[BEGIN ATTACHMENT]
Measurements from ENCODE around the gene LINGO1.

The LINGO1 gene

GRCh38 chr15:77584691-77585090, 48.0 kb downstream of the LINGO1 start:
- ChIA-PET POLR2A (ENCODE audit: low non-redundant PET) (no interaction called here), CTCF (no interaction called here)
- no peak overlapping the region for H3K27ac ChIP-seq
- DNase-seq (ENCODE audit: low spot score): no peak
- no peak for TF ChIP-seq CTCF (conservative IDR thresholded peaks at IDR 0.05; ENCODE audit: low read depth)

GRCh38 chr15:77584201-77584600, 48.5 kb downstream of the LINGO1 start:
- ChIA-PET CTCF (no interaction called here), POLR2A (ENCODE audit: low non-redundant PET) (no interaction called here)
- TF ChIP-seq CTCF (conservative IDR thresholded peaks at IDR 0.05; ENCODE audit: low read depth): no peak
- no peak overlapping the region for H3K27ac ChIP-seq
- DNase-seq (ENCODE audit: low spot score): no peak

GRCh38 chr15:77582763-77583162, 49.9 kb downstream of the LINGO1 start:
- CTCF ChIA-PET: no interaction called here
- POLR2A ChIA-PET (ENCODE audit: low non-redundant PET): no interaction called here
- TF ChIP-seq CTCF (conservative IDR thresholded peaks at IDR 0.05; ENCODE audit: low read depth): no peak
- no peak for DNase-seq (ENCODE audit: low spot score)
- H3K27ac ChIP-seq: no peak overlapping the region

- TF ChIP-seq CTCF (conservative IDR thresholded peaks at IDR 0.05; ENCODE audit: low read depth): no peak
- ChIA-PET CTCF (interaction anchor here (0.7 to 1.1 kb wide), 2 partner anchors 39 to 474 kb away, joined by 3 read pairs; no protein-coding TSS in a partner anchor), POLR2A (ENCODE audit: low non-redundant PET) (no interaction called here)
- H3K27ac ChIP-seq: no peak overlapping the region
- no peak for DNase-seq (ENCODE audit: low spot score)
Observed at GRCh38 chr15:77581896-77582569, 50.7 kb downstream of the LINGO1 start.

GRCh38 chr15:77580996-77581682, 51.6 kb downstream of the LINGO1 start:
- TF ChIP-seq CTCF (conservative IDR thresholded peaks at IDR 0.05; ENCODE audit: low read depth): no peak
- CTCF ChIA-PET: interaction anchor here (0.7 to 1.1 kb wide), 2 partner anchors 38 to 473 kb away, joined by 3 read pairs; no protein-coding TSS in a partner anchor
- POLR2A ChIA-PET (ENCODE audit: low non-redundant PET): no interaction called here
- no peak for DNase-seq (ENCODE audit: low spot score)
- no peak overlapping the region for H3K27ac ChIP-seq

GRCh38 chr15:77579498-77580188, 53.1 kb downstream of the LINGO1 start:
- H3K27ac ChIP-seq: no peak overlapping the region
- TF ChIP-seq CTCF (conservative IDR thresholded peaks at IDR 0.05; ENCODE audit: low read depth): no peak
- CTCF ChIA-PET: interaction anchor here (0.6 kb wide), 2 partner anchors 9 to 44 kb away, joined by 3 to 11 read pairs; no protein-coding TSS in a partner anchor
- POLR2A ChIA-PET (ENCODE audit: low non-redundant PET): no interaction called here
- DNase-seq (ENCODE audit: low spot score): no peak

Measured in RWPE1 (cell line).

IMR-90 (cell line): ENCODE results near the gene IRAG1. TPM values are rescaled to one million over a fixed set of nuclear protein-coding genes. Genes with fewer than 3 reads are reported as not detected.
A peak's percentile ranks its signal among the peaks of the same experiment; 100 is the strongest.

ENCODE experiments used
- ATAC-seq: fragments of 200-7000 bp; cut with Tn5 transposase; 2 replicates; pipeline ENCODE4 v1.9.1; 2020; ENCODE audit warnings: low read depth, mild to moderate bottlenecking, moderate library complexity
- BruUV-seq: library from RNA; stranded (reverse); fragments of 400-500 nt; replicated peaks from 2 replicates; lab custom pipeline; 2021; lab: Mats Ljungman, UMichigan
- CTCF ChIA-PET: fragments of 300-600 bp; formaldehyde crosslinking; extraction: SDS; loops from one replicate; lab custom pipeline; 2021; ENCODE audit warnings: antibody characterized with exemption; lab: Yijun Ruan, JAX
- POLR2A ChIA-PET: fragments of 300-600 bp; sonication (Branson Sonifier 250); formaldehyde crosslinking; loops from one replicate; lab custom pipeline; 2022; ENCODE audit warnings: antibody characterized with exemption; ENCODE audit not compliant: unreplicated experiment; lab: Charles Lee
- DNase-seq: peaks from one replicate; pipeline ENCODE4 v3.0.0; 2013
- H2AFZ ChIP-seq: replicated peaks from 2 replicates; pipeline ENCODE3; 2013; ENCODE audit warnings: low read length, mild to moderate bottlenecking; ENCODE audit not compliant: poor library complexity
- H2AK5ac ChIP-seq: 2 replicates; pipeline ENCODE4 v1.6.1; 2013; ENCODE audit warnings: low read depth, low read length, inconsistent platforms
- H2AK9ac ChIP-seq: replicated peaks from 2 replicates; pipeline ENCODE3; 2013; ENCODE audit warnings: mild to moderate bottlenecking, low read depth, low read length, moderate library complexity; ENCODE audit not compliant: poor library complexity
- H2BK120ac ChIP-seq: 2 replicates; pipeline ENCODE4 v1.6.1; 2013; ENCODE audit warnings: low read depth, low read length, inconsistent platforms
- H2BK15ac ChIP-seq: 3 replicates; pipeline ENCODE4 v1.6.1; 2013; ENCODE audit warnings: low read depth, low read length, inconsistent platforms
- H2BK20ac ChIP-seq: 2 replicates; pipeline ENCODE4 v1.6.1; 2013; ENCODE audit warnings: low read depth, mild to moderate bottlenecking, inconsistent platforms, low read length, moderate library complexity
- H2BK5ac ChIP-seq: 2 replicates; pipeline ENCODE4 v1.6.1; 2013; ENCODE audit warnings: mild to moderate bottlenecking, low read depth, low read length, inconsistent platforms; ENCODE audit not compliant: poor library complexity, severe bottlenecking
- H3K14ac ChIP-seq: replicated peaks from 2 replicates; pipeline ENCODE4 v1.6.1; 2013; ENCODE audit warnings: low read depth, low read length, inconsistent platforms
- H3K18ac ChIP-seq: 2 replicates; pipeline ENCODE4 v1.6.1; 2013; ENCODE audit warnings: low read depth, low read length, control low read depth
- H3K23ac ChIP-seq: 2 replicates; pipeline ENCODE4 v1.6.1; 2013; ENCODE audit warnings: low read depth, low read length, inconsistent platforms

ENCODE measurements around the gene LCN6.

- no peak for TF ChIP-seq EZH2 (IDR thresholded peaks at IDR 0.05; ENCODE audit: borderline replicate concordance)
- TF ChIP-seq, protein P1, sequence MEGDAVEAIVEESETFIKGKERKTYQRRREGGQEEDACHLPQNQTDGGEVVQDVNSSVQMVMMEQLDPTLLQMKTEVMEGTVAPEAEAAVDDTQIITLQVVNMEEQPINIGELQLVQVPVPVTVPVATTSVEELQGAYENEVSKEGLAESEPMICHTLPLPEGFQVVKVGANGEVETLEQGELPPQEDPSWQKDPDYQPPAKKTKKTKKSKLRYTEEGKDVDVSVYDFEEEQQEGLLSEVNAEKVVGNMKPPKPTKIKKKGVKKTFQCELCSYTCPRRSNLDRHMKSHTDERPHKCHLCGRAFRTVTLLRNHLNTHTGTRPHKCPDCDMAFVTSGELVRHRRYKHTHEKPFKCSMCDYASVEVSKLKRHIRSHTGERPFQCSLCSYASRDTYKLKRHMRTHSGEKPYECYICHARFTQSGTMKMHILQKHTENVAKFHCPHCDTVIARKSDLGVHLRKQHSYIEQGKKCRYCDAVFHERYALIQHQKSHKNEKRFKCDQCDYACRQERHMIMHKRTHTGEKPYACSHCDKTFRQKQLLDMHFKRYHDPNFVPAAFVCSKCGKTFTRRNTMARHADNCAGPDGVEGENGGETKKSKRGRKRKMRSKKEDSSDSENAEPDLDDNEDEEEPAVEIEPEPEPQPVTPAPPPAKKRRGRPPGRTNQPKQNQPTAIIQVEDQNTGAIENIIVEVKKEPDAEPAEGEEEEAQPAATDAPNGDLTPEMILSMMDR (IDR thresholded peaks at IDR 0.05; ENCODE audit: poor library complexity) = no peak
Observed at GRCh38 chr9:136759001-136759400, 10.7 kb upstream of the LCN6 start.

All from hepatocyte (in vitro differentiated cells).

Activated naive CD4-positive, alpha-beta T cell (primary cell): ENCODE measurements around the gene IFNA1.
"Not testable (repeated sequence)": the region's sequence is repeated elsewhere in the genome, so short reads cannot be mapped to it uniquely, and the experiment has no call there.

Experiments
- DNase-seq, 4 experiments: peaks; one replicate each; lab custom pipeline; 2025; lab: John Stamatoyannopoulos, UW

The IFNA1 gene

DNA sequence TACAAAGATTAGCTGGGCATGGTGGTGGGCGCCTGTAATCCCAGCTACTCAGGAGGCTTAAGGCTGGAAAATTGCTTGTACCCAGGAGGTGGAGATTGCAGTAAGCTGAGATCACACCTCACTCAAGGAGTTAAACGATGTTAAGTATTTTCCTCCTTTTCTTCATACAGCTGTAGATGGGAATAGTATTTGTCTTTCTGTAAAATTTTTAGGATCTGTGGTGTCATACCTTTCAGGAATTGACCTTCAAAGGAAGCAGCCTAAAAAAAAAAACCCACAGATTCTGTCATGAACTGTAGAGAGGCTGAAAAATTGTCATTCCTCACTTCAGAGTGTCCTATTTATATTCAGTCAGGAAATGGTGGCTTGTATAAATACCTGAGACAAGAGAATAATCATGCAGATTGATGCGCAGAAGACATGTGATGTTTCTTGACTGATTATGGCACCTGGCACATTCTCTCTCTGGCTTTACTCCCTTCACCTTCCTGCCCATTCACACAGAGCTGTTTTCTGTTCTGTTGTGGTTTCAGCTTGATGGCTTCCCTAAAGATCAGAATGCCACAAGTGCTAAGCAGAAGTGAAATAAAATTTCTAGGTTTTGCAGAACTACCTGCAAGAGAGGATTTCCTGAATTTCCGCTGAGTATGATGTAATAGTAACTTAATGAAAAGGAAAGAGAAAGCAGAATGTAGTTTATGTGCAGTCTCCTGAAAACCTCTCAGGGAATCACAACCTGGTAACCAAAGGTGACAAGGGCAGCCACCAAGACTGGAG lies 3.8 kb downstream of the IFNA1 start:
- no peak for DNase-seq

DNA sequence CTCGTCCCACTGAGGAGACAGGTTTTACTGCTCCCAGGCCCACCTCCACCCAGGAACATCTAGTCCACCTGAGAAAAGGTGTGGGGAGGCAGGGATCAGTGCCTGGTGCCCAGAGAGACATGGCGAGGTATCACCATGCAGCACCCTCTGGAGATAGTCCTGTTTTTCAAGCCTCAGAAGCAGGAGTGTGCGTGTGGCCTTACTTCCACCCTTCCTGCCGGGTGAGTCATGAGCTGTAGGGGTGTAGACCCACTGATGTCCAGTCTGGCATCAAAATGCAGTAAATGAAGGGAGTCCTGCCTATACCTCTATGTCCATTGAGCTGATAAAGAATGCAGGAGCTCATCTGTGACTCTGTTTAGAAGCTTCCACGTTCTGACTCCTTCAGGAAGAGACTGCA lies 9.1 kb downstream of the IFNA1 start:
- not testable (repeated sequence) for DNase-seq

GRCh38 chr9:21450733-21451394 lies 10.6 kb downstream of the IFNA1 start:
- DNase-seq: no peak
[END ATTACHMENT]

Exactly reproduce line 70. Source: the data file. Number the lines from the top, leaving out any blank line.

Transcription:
- DNase-seq: no peak